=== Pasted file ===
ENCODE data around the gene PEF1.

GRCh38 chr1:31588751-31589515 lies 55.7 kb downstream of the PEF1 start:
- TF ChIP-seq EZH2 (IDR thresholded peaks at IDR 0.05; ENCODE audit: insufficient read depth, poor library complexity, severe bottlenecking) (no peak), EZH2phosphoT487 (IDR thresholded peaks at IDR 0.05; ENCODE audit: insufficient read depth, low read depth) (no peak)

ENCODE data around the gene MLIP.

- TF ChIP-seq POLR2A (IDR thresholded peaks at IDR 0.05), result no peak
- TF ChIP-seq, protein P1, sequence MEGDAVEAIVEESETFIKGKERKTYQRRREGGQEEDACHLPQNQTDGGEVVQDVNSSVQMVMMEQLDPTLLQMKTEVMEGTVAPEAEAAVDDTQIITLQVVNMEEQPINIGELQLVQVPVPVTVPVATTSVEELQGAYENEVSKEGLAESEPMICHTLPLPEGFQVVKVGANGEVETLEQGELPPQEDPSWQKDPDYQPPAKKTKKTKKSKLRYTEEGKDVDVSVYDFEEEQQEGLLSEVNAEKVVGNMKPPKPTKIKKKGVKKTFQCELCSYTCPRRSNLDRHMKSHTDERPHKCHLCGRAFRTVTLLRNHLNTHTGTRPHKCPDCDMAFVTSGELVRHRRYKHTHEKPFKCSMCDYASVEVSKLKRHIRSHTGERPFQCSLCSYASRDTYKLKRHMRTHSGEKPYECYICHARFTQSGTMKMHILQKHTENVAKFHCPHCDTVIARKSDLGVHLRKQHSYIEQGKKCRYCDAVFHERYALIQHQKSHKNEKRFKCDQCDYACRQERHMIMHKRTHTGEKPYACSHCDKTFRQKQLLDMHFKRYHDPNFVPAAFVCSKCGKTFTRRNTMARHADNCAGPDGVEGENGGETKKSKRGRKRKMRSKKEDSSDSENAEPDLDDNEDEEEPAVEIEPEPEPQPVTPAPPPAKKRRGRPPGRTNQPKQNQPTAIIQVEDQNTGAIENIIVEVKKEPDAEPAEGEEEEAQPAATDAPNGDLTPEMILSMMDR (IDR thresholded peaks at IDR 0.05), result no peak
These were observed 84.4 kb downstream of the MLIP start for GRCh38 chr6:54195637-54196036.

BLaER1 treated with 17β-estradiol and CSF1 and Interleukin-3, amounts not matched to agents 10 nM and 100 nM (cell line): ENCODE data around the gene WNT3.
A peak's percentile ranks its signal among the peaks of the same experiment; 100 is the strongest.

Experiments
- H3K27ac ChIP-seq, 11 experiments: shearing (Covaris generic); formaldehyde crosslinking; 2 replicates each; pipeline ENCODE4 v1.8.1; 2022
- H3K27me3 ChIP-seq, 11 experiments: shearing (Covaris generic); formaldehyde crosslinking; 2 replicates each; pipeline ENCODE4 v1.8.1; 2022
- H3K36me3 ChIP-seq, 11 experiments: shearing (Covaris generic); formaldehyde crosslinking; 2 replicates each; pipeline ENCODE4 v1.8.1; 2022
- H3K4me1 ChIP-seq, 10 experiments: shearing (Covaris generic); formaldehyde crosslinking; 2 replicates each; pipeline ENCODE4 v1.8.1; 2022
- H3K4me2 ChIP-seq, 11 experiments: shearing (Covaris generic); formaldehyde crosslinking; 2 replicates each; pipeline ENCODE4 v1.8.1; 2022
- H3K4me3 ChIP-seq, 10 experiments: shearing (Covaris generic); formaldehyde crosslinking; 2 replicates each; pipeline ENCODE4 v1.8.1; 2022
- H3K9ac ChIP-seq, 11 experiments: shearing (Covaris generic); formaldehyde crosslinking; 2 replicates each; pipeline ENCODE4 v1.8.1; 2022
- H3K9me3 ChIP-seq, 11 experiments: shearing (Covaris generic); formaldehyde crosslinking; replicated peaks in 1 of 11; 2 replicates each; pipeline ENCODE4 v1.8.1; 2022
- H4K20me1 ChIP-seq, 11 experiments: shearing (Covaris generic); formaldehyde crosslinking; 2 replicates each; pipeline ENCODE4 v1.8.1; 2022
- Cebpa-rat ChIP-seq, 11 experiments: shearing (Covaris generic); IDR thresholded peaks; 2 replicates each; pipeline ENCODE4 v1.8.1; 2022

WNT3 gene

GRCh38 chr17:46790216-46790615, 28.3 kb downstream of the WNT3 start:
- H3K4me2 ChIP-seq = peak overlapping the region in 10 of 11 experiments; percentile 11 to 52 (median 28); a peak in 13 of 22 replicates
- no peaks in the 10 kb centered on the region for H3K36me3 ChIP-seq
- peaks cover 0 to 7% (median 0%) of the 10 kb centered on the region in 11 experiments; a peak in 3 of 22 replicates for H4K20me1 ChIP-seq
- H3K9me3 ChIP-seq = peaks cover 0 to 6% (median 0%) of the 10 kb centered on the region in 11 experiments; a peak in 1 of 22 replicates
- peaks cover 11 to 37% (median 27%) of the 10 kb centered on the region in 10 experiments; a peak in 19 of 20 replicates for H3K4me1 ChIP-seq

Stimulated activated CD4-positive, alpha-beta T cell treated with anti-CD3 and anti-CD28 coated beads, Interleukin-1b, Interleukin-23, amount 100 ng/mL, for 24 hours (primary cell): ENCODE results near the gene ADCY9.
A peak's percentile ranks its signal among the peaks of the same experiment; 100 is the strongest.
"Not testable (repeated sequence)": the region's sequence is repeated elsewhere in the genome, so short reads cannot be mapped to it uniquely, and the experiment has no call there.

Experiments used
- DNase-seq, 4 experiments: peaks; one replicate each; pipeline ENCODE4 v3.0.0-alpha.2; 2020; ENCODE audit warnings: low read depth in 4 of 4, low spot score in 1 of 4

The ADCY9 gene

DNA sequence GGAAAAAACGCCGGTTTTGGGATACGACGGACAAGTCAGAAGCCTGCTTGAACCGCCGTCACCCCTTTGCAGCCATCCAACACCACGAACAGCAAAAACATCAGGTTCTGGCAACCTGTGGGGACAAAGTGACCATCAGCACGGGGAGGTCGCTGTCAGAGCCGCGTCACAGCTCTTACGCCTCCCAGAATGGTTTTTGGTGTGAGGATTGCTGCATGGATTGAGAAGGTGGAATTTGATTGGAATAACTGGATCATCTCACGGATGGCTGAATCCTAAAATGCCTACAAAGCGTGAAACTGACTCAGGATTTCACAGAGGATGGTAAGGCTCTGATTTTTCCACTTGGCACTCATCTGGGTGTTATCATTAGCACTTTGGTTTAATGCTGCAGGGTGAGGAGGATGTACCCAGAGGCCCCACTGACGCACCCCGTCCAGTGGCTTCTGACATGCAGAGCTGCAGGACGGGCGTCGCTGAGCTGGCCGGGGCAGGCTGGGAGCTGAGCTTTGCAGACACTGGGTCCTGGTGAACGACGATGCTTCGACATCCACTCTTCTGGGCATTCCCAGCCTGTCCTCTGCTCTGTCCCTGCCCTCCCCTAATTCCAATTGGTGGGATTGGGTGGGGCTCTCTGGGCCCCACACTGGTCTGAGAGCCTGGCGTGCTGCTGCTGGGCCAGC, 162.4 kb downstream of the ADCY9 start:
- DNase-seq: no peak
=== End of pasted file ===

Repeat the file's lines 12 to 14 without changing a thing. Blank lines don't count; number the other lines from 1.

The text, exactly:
- H3K27me3 ChIP-seq, 11 experiments: shearing (Covaris generic); formaldehyde crosslinking; 2 replicates each; pipeline ENCODE4 v1.8.1; 2022
- H3K36me3 ChIP-seq, 11 experiments: shearing (Covaris generic); formaldehyde crosslinking; 2 replicates each; pipeline ENCODE4 v1.8.1; 2022
- H3K4me1 ChIP-seq, 10 experiments: shearing (Covaris generic); formaldehyde crosslinking; 2 replicates each; pipeline ENCODE4 v1.8.1; 2022